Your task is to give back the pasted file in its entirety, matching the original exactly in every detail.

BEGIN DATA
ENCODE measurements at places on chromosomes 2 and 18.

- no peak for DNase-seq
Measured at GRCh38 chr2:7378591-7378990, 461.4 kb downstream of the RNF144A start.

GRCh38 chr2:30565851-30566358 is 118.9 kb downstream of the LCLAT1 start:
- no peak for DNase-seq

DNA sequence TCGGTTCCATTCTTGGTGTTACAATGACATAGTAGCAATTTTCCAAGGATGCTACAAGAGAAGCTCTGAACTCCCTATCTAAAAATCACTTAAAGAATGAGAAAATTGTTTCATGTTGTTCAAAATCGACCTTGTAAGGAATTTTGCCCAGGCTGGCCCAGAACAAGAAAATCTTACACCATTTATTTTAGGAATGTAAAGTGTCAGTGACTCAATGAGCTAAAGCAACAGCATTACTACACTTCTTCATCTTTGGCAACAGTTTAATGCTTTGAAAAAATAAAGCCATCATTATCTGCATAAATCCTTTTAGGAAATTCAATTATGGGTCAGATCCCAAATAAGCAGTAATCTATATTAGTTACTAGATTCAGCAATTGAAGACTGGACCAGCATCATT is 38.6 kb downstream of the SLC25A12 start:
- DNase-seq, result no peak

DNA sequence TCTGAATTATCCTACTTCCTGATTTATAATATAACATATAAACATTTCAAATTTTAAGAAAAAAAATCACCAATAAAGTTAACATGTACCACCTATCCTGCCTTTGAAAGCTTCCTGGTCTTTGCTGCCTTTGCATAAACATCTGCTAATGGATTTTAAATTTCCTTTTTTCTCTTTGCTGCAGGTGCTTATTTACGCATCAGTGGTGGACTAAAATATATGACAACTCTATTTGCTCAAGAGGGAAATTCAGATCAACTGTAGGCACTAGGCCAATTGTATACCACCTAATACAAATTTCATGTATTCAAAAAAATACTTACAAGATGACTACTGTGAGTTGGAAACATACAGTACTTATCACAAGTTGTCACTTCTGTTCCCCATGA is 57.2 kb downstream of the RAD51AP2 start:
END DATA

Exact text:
ENCODE measurements at places on chromosomes 2 and 18.

- no peak for DNase-seq
Measured at GRCh38 chr2:7378591-7378990, 461.4 kb downstream of the RNF144A start.

GRCh38 chr2:30565851-30566358 is 118.9 kb downstream of the LCLAT1 start:
- no peak for DNase-seq

DNA sequence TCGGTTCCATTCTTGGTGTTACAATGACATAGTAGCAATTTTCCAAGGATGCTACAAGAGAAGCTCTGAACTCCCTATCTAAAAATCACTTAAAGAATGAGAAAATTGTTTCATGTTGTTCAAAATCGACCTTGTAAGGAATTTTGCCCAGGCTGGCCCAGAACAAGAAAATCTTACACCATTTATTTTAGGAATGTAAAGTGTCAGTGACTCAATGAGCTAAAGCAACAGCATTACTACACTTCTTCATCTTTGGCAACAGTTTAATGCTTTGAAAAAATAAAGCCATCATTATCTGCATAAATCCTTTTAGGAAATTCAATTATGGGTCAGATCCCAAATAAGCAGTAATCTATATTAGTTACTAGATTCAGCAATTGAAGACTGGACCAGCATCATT is 38.6 kb downstream of the SLC25A12 start:
- DNase-seq, result no peak

DNA sequence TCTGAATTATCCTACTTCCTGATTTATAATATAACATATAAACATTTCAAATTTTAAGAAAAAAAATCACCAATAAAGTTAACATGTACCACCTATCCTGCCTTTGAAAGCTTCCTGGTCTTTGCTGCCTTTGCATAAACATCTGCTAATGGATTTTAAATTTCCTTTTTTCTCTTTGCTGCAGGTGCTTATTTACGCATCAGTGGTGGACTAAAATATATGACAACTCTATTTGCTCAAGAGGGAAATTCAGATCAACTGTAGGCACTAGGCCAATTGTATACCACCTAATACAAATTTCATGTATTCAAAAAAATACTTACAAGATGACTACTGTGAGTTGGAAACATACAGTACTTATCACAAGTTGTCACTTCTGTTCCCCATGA is 57.2 kb downstream of the RAD51AP2 start: